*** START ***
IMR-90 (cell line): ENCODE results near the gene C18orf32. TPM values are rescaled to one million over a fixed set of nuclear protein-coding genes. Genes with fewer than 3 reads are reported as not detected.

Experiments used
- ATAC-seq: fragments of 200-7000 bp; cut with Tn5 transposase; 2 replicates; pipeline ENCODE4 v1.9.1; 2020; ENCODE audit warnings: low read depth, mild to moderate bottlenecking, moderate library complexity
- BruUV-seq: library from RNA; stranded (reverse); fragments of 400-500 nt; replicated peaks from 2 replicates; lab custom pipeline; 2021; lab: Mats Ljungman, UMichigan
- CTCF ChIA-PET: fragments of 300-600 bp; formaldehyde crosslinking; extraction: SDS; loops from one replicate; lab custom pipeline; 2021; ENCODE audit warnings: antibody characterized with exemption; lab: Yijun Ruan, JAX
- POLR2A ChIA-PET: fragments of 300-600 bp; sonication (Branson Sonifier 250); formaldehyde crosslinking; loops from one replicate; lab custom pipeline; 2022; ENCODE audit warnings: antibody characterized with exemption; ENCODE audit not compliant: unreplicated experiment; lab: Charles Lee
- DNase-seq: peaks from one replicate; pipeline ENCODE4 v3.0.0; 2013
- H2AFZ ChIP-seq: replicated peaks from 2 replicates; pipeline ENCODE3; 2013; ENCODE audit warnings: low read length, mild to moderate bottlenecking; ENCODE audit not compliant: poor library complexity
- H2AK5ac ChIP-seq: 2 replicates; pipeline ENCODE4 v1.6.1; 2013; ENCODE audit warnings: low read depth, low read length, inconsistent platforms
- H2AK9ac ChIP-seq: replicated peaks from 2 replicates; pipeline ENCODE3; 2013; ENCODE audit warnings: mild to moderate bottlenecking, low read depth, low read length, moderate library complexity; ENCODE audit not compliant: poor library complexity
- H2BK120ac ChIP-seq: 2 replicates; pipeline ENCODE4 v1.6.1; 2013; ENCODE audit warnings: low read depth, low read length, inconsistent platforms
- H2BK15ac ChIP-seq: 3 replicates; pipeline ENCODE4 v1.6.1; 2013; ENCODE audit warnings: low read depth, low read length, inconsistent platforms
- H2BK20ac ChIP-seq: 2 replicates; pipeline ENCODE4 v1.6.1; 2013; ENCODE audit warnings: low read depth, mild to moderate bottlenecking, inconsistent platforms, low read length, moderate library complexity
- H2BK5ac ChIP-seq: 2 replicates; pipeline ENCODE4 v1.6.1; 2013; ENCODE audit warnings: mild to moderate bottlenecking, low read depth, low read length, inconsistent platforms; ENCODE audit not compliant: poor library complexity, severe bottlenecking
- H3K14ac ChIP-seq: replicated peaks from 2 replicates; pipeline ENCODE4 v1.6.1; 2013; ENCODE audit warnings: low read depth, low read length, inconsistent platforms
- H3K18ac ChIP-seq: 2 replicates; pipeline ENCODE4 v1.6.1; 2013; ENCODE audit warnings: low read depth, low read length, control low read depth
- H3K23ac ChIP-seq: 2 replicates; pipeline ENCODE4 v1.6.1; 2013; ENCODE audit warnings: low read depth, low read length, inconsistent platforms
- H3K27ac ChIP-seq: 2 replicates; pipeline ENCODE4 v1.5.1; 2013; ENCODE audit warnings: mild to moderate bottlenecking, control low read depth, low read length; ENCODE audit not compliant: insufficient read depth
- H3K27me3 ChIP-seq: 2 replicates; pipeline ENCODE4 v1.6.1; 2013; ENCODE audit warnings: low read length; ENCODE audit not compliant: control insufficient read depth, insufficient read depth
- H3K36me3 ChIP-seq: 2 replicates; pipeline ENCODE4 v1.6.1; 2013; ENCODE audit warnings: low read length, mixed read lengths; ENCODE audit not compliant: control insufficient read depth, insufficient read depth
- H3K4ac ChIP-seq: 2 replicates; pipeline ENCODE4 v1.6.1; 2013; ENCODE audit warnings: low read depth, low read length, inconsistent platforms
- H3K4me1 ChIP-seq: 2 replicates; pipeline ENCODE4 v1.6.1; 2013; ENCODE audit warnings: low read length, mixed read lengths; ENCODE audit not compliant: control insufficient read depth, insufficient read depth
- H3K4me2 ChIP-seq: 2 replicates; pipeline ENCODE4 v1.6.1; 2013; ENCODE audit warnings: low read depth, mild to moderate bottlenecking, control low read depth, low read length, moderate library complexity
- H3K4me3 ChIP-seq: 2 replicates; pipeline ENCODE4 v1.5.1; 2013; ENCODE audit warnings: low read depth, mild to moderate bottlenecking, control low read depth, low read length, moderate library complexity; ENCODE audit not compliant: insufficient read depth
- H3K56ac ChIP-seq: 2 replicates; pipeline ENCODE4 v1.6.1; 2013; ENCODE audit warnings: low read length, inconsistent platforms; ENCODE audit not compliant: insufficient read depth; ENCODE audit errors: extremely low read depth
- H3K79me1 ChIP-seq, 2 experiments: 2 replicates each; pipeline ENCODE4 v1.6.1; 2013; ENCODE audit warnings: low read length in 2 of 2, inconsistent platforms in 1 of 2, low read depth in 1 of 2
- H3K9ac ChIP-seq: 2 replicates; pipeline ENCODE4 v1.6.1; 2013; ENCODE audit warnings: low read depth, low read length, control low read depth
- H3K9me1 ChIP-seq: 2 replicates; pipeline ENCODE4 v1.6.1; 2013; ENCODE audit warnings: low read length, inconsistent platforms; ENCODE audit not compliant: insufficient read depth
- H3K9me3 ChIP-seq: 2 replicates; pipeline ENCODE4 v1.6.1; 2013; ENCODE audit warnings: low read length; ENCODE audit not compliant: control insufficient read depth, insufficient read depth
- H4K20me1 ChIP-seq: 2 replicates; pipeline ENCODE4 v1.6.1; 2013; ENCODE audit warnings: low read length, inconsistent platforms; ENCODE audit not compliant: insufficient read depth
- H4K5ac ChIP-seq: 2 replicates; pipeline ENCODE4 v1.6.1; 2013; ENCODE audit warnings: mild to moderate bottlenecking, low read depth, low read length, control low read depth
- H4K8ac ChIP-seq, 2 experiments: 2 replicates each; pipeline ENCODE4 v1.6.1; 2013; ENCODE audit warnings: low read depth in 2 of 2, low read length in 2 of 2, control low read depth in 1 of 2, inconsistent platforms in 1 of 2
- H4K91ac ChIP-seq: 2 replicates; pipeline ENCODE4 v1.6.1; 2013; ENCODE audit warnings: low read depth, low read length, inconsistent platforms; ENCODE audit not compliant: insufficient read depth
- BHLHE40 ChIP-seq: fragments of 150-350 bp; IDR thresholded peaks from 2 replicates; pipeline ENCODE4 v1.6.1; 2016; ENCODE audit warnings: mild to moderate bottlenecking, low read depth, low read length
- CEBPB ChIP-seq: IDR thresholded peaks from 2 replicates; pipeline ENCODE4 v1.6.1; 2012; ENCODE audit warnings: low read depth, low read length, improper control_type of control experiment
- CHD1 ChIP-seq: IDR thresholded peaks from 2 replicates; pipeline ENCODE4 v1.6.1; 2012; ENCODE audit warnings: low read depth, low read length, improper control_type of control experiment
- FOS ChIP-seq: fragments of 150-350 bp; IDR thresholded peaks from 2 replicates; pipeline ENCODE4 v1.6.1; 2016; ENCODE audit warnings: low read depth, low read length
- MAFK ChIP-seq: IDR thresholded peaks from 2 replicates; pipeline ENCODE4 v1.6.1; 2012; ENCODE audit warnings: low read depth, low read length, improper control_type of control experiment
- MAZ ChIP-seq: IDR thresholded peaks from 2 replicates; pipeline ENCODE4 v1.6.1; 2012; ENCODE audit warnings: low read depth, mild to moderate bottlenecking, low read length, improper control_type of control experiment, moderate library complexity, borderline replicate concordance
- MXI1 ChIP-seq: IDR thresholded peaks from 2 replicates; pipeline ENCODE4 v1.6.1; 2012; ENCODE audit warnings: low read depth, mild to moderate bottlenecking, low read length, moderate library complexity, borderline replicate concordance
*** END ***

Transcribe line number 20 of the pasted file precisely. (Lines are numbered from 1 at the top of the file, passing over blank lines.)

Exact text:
- H3K36me3 ChIP-seq: 2 replicates; pipeline ENCODE4 v1.6.1; 2013; ENCODE audit warnings: low read length, mixed read lengths; ENCODE audit not compliant: control insufficient read depth, insufficient read depth